Hazel was fiercely loyal to her family and protective of them as well. She didn't often hold back in terms of how she felt if a family member had been mistreated or if they were going down the wrong path. Once she point blank asked her great niece if she "ever got revenge on that (BLEEP) ex-husband of yours?"

She was a member of Coker United Methodist Church for over 60 years; and since she was part of the Coker family she liked to share the family stories of John and Joseph Coker and the Texas War for Independence and how the Coker's received the land as a thank you.

Hazel enjoyed sewing and making things with her hands. The motor in her sewing machine had to be replaced after she blew it out. She loved reading, games, mostly word or card games, playing Solitaire with REAL cards and having scrabble tournaments over weekend visits with family. She liked to travel through western adventures with Louis L'Amour books or happy endings with Debbie Macomber or Nora Roberts.

Hazel was preceded in death by several dear family members: her parents (Clarence W. Wilson and Hattie Mae Mitchell), siblings (sisters, Velma Wilson and Vera Hinyard and brother, Cecil Wilson), husband (Bennett Garwood), a daughter (Kay Fennell ) and son-in-law (Stephen Thomas Nash). At 97, she was at a point where she had out lived most of her dear friends. Her body gave her troubles as she got older and she could often predict weather patterns based on how her knees were feeling.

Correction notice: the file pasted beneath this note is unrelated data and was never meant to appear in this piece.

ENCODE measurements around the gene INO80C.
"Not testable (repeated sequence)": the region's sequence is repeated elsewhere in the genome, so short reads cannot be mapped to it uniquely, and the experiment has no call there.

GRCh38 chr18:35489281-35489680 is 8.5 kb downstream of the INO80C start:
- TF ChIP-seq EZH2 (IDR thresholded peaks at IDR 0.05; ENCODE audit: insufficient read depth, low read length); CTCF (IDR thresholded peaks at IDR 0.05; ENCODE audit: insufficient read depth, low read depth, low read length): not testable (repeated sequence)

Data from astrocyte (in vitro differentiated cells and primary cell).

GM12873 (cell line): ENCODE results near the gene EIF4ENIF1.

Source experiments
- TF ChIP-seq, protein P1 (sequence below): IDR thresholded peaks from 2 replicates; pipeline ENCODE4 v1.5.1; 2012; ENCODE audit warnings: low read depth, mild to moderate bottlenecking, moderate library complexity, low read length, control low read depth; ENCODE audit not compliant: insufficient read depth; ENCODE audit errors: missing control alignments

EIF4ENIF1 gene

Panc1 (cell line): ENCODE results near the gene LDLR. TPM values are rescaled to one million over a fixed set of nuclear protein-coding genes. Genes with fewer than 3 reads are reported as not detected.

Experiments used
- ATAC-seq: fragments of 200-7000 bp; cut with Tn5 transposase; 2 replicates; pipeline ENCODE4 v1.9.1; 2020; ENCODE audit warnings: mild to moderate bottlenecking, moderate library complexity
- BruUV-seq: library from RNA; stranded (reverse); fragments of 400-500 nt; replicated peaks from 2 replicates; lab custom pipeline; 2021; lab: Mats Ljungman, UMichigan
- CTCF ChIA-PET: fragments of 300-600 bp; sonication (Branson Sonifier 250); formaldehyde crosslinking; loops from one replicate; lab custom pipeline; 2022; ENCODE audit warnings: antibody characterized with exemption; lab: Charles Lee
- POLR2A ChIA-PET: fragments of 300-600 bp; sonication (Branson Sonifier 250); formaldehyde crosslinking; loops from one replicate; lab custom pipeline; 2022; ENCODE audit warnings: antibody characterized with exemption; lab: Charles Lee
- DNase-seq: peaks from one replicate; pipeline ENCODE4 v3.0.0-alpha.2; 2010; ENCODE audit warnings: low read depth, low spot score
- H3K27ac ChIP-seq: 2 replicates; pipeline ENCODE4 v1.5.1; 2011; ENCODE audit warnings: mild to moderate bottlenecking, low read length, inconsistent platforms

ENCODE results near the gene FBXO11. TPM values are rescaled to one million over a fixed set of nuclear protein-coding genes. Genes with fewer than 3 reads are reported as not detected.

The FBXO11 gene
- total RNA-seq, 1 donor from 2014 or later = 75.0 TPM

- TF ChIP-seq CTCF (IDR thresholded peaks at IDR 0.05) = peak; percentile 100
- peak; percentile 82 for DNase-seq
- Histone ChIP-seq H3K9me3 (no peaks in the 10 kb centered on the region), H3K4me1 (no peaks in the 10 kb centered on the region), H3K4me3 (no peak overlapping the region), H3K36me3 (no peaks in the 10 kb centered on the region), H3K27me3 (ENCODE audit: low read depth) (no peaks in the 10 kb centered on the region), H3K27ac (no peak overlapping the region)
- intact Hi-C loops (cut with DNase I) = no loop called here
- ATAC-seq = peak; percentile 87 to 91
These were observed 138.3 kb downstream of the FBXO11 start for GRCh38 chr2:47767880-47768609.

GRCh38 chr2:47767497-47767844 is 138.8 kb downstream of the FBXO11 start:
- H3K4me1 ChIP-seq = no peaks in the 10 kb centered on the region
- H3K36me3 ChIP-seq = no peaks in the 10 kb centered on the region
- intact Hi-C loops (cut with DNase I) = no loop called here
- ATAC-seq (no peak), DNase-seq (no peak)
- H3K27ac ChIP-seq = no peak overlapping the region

Hazel is survived by her son, Bennett Garwood, Jr.; daughter, Linda Nash; son-in-law, Rusty Fennell, nieces, Louise Harrison and Alice Gordon Lackness; numerous grandchildren and great grandchildren, and four generations of nieces and nephews.

Hazel was a remarkable and caring person. She had the unique opportunity to physically and emotionally touch and influence the 4 generations that followed her own. In each case, she left seeds of love and wisdom that have, and will still, blossom for many years to come. Her lasting gift to her family is a legacy of love and laughter and numerous memories and stories that will be re-told over and over again. While her absence will be apparent at family gatherings, her legacy will live on through her family and friends and the unique bonds she held with each of them. The way she loved, shared her life and faith and laughter will be remembered. Her family and friends will carry her with them through the previously shared activities…working jigsaw puzzles, playing card games, or sharing stories around a table…and as they venture ahead through new adventures of their own making.

10:00 A.M.